||From Here to There
by Uma Parameswaran
MANY FIRST NOVELS BY Canadians born elsewhere record with authenticity and nostalgia the story of growing up at another time, in another land. In doing so, they enrich the Canadian mosaic with another landscape. Sam Selvon's A Brighter Sun, M. G. Vassanji's The Gunny Sack, Balachandra Rajan's brilliant and forgotten The Dark Dancer, Harold Sonny Ladoo's No Pain Like This Body, and Cecil Foster's first novel, No Man in the House (1991), belong to this category.
Foster's second novel, Sleep On, Beloved (again, I like many others' second novels), links "here" Canada, to "there," which in Foster's case is Jamaica. It is the story of three generations of Jamaican-born women, Grandma Nedd, Ona Nedd Morgan, and Suzanne Morgan.
Dance runs in the blood of the Nedd women. Grandma Nedd danced for her Christian God at the crossroad of her Jamaican village, re-enacting the customs of her African forebears who gathered at crossroads, where the human and spirit worlds come together. Ona danced for two years with the National Dance Troupe in Kingston, an honour that turned to shame when she came back pregnant by the troupe's lead dancer, who had kept from her the fact that he was married. Suzanne moves another step away from her Caribbean-African and Christian heritage when she becomes a table dancer in Toronto. Suzanne is the most rebellious of the three, and also the loneliest, a Canadian child lost on the streets of seductive Toronto.
Ona's story is that of countless young domestics who come with dreams of a new life to a new land and get sucked into an endless loop: financial and sexual exploitation by employers leading in turn to delay in immigration paperwork, illegal alien status, an escape to the underground, and back to financial and sexual exploitation by employers. It has been documented in immigration files and in Makeda Silvera's Silenced, in sociological texts and in protest plays. It has been written about by earlier Caribbean Canadians such as Austin Clarke. Foster's noveI adds a few other dimensions to the collective experience of this particular immigrant group. His descriptions of Caribbean-Canadian life show intimate knowledge of the community in the 1970s: the Hole "was an affectionate name for the long narrow basement of St. Mark's Church on Queen Street West," where West Indians had all-night dances. Though a "drab pit" in reality, the Hole "was a refuge of imported nostalgia," a place of their very own. The newest immigrants stick out, with their "shirtjacs" (a combination of a shirt and a regular suit jacket) and their loud voices.
The novel records many "documentary" details, some of them dated, such as the average salary and working conditions of a domestic. There is double victimization in that the employer holds the power of deportation over her head. The garment factory, to which Ona flees, is even worse in its working conditions, and the threat of deportation is even more constant. This is the ultimate shame, to have "the Air Canada plane ... deliver her like a piece of tainted meat insultingly thrown back at the butcher," to return without even a doll for her child.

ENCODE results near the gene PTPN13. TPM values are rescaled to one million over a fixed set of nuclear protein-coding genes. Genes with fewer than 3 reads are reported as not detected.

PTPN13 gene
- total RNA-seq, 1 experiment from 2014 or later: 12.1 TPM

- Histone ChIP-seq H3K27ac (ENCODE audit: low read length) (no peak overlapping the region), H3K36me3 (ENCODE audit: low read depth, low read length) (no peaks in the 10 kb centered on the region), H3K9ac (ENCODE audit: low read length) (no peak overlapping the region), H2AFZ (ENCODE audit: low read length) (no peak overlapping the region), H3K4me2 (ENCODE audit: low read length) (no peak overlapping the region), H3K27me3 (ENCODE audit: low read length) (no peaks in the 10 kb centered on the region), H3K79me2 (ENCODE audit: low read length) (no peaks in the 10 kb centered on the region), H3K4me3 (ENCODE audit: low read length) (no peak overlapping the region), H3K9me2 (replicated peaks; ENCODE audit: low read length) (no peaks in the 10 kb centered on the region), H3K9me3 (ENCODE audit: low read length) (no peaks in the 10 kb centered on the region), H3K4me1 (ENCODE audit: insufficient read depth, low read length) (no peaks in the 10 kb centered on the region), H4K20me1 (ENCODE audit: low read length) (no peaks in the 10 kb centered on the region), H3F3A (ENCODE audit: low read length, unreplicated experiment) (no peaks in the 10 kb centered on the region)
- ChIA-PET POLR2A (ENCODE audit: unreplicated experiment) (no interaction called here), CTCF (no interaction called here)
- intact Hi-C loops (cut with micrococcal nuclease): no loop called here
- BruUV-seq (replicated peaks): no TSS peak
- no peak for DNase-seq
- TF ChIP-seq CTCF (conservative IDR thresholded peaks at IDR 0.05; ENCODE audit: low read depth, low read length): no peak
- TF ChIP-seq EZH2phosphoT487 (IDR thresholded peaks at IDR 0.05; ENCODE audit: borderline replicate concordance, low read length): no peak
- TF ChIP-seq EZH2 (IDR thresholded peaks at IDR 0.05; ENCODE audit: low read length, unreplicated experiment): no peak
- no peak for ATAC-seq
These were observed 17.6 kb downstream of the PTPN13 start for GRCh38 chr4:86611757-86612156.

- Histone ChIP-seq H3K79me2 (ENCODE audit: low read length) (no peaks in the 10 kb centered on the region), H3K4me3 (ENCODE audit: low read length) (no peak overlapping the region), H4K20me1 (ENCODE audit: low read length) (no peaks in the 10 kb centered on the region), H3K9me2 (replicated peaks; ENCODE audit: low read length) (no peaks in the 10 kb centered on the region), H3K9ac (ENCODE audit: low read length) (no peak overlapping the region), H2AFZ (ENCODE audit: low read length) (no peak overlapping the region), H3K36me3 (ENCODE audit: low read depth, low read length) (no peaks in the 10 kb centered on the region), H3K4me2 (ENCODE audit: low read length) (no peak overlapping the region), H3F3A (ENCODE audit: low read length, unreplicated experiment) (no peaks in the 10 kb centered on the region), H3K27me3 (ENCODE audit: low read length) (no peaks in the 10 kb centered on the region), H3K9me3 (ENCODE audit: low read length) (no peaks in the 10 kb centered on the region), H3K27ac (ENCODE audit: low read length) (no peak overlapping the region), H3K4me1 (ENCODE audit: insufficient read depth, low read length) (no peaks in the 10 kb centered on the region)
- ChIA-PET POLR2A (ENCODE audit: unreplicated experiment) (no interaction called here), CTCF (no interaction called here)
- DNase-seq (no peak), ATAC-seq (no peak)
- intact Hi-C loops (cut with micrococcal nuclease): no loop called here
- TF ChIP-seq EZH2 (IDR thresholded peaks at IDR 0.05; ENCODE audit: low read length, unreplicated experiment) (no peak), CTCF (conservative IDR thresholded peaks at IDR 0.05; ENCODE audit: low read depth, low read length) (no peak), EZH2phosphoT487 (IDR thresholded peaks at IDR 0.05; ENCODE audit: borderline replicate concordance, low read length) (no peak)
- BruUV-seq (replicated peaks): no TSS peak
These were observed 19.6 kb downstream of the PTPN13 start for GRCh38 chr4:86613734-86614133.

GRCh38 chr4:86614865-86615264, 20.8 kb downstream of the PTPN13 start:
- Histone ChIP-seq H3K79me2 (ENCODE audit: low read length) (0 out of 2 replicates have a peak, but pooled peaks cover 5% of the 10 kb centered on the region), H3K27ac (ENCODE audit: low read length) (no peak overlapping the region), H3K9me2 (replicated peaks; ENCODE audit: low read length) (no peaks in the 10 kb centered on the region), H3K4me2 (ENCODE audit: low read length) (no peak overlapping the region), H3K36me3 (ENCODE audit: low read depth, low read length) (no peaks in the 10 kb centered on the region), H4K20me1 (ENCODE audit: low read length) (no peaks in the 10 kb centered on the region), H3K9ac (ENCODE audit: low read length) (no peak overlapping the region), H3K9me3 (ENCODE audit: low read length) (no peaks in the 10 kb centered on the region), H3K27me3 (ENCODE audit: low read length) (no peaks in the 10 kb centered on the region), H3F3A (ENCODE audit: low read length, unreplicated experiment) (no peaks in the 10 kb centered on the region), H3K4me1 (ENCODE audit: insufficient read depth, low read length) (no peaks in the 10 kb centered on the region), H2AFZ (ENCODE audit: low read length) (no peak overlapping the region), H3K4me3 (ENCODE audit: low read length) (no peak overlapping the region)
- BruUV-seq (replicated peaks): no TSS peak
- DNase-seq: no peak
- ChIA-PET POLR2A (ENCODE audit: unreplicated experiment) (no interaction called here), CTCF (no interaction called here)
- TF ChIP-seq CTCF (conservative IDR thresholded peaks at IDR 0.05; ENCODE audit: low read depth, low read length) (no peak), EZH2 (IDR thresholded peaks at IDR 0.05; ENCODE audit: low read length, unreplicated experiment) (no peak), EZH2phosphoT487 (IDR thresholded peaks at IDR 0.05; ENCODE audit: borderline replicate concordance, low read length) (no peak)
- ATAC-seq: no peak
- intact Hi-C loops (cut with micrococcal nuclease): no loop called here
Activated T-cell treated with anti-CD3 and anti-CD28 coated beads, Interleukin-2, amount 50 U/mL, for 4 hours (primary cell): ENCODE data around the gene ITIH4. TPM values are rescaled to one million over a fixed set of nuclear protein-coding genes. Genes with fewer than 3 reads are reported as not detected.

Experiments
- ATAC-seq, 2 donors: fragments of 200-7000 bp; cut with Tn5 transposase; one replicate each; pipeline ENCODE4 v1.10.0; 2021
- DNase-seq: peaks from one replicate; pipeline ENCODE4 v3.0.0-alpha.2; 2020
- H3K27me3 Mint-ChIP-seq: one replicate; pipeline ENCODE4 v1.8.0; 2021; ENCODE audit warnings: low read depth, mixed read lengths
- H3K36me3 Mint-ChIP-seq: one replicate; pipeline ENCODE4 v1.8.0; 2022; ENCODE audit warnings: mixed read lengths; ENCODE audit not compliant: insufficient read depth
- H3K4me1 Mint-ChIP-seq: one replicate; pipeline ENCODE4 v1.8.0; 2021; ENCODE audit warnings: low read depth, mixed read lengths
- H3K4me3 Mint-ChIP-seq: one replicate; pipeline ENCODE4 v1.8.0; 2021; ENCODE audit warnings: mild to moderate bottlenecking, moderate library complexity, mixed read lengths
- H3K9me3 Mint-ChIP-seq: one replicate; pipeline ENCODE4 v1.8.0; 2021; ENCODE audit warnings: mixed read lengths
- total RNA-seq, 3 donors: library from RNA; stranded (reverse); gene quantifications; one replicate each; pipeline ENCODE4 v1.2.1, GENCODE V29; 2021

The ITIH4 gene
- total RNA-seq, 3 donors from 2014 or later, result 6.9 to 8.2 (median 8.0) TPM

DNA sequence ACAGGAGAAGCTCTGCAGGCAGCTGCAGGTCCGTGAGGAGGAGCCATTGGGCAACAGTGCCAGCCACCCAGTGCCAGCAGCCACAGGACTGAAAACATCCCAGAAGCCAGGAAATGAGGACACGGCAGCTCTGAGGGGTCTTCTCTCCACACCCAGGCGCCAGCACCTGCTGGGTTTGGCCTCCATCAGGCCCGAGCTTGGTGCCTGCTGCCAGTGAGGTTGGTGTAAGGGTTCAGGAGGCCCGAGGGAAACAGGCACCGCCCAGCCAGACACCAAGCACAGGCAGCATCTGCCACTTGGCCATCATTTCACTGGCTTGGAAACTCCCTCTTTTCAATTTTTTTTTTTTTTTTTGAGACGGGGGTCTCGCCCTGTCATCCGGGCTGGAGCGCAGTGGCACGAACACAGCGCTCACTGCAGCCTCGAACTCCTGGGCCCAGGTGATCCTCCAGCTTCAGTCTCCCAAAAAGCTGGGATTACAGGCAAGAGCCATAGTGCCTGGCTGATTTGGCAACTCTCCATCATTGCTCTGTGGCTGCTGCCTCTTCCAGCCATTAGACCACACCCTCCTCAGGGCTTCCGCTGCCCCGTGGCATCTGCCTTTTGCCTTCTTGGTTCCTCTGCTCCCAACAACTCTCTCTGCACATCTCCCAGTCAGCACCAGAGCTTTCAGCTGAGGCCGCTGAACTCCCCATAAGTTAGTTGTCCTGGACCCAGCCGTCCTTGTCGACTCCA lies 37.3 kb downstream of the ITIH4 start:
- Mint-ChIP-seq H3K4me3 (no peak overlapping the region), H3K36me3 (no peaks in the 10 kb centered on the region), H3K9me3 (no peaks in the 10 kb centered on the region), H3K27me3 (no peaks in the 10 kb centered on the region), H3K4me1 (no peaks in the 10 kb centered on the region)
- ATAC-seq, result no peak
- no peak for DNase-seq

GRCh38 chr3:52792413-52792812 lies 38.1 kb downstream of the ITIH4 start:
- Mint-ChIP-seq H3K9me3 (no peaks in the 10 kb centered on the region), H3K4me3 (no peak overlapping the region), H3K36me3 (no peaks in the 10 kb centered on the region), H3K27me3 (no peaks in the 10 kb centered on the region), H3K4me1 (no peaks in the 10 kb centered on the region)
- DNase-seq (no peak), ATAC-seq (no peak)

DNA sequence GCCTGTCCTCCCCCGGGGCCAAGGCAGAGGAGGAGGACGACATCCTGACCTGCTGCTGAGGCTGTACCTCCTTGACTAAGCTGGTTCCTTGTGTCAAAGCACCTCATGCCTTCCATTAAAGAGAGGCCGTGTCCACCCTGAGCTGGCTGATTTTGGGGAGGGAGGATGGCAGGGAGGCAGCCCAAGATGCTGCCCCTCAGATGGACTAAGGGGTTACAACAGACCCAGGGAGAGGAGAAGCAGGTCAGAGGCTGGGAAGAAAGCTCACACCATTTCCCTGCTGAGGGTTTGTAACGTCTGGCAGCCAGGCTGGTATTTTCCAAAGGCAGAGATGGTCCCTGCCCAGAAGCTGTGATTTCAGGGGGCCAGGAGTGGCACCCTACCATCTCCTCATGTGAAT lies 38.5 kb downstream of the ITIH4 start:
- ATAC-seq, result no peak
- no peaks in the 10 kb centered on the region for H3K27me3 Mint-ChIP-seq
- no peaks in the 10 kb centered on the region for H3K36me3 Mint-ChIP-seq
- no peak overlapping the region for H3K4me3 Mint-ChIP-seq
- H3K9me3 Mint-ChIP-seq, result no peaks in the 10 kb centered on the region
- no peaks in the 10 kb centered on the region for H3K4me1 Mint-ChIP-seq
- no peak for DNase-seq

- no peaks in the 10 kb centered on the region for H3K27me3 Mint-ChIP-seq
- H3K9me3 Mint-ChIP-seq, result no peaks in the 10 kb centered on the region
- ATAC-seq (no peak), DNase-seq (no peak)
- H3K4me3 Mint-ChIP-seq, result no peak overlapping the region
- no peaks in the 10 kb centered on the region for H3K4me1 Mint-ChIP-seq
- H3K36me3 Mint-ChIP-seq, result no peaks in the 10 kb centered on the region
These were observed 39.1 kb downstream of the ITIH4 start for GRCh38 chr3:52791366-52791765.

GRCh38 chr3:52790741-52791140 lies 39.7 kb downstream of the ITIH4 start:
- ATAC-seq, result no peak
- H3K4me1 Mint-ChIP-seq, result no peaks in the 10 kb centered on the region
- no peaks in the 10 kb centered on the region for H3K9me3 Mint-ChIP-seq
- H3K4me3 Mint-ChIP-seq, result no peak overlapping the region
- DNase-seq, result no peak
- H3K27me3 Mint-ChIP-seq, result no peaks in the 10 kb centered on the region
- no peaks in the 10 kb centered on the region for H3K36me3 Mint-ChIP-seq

But Foster is intent on being optimistic. Friends and the system are shown in a favourable light: the waitress at the coffee shop helps fleeing Ona find lodgings with Mrs. King, who becomes a second mother to Ona; the school principal who has to confront Ona with her daughter's misdemeanours is tactful and sympathetic; the social workers are efficient and Ona's co-workers are helpful. Even the "bad guys" have some redeeming features: the employer who made a habit of raping Ona helps out with legal problems; the stepfather who carries on with Suzanne is made out to be lonely and loving. And brattish Suzanne turns from her irresponsible ways and takes charge of her little stepbrother, Telson. I found these transformations rather sudden. For instance, it was rather incredible that the former employer would fear his reputation was at stake and so come to stop Ona's deportation; the author might just as well have used the banal but more realistic ploy of having him, rather than Ona, become a born-again Christian whose revived conscience spurs him to the good deed.
Sleep On, Beloved
speaks from the inside of the community, and some details are disturbing. Were the author an outsider, we'd be crying bloody murder on him for "stereotyping": marriages of convenience to circumvent deportation, smuggling people across the border, "changing the price on cans of food in the supermarket," buying a dress for a Saturday night dance and returning it on Monday for a full refund, and, most disturbing, sexual flirtation between a teenager and her stepfather.
The novel's merit lies in being a record of Caribbean experience in Canada. Nonetheless, I was somewhat disappointed with it. Though I admit I am no linguistics expert, I sensed a dissonance, an inconsistency in the use of the Jamaican-Canadian dialect. Also, Foster tells but does not show us how and why relationships unravel; he maintains a steady pace of narration that is disappointingly monotone in situations that call for getting into the hearts and guts of his characters.